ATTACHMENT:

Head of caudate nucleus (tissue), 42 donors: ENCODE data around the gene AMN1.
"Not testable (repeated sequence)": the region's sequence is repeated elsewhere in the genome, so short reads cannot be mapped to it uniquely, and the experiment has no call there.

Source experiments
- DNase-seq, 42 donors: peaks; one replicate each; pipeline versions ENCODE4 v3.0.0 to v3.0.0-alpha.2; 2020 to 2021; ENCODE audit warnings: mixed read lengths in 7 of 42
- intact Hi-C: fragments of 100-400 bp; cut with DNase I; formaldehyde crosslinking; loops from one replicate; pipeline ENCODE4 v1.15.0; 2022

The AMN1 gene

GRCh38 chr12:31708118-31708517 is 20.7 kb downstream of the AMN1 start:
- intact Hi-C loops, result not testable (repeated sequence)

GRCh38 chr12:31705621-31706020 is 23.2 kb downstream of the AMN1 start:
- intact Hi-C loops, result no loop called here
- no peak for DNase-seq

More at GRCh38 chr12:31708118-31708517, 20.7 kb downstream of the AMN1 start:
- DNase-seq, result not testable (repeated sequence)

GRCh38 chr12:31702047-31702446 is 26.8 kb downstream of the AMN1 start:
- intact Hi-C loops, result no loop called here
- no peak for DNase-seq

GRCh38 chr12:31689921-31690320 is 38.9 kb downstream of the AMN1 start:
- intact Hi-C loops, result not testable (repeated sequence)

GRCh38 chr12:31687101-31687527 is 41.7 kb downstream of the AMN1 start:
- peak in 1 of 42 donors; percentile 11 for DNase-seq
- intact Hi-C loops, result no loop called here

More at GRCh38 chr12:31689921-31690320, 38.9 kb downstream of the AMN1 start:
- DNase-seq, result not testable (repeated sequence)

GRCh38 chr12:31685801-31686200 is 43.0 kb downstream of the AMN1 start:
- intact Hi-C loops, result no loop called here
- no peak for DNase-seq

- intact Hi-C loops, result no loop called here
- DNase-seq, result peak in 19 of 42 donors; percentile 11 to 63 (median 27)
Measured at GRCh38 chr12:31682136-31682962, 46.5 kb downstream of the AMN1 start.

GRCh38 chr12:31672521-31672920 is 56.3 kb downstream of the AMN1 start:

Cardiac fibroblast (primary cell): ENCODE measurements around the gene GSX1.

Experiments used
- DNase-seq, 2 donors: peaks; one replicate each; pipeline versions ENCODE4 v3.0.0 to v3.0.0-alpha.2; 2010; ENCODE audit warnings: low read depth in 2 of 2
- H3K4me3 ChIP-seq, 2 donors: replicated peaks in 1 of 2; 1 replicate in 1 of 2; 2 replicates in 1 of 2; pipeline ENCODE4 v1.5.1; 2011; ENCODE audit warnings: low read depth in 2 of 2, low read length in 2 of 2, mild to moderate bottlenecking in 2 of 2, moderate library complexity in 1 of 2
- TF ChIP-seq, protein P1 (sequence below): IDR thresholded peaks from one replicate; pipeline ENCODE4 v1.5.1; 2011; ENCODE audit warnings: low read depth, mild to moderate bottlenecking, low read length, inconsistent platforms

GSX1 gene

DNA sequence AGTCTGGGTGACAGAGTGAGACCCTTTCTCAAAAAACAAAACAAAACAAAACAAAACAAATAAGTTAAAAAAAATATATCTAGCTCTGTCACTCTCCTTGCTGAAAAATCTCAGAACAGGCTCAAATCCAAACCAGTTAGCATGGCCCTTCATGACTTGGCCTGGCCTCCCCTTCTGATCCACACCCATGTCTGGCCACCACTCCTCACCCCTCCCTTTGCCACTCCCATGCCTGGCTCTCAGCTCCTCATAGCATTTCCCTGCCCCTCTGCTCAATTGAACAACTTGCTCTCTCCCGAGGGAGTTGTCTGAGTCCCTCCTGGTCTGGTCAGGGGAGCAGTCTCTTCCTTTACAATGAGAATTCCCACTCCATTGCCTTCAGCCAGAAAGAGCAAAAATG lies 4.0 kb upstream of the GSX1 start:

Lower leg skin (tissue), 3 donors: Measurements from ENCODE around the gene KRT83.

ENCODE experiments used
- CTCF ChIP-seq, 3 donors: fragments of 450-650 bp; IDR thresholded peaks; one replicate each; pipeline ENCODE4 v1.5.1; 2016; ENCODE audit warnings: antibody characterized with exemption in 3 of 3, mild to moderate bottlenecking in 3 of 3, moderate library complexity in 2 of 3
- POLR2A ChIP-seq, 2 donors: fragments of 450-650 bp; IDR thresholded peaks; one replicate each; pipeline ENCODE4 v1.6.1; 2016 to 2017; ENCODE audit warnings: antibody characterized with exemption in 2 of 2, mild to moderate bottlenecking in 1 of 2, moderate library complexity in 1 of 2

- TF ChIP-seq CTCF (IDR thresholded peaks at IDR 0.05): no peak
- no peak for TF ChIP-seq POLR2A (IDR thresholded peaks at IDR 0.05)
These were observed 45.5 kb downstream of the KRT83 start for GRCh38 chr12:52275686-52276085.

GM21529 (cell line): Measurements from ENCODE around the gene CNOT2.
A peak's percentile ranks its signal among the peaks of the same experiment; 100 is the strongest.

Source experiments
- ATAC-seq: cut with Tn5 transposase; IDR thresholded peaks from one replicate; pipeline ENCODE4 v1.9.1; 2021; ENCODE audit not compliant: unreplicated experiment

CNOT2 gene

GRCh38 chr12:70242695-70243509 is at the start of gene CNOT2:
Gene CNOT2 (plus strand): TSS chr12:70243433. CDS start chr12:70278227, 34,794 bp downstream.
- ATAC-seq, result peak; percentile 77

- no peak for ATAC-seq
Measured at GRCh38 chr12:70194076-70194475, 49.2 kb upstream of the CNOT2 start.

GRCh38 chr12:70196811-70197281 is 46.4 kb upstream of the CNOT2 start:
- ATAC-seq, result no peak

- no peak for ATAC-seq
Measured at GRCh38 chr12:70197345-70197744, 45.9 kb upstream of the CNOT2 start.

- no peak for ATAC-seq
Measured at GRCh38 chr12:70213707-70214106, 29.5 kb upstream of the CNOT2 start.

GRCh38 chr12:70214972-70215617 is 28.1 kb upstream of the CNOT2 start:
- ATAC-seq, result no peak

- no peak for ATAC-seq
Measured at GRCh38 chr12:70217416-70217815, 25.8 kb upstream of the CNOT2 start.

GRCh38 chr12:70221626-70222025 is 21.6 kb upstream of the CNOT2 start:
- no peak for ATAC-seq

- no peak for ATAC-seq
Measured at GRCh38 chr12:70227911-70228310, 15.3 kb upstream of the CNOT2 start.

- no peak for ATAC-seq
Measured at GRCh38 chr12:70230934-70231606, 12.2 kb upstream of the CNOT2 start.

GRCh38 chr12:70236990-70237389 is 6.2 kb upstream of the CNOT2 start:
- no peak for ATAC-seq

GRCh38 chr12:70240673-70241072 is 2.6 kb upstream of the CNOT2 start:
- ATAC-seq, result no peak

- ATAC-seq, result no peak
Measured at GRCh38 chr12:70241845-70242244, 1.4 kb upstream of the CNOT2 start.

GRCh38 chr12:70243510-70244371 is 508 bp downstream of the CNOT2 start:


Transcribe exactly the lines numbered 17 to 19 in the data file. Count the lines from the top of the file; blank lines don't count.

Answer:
GRCh38 chr12:31689921-31690320 is 38.9 kb downstream of the AMN1 start:
- intact Hi-C loops, result not testable (repeated sequence)

GRCh38 chr12:31687101-31687527 is 41.7 kb downstream of the AMN1 start: